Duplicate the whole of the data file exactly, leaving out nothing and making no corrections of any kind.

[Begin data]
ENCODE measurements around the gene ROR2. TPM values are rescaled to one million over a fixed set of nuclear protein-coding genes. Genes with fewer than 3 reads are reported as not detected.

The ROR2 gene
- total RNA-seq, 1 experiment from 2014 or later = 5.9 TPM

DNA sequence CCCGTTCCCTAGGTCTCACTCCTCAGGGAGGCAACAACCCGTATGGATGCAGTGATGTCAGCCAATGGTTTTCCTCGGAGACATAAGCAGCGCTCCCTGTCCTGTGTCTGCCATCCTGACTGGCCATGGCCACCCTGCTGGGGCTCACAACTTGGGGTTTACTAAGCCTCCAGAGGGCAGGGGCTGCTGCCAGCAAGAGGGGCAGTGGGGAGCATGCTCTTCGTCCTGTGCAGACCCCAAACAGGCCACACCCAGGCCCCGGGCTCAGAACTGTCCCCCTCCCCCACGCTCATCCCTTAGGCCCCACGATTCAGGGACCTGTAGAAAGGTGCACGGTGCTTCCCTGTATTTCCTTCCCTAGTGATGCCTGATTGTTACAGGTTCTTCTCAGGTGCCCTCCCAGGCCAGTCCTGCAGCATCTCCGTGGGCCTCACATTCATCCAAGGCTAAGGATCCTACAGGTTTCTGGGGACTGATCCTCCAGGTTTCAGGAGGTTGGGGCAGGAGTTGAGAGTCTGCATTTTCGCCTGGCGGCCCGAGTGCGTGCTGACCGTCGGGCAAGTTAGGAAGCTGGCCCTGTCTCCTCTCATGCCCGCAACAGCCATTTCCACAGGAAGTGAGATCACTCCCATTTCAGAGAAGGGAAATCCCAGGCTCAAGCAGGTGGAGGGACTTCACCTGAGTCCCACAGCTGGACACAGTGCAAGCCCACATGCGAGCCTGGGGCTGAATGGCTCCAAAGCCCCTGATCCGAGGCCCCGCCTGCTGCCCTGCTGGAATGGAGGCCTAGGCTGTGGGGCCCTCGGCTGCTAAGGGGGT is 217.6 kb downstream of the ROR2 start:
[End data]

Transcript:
ENCODE measurements around the gene ROR2. TPM values are rescaled to one million over a fixed set of nuclear protein-coding genes. Genes with fewer than 3 reads are reported as not detected.

The ROR2 gene
- total RNA-seq, 1 experiment from 2014 or later = 5.9 TPM

DNA sequence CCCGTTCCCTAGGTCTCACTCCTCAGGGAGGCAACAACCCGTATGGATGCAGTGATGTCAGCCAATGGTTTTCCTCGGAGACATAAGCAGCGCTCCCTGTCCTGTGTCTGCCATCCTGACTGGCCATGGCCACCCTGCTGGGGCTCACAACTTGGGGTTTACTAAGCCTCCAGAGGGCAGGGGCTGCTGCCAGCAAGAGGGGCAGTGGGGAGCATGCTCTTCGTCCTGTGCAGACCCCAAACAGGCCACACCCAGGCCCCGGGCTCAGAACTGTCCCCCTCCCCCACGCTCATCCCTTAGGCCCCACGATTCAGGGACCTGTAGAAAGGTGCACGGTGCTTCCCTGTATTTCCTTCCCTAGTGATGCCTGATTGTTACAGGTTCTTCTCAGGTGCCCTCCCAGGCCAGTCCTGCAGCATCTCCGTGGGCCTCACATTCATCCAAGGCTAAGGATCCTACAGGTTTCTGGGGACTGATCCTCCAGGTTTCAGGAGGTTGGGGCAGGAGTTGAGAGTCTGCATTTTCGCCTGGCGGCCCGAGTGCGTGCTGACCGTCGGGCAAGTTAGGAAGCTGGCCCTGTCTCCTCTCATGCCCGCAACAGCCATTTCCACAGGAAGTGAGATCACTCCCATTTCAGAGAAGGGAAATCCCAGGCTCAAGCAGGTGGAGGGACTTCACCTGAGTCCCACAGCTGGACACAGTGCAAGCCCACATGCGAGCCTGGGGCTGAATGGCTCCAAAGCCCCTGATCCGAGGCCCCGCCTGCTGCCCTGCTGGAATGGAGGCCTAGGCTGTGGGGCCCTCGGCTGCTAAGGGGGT is 217.6 kb downstream of the ROR2 start: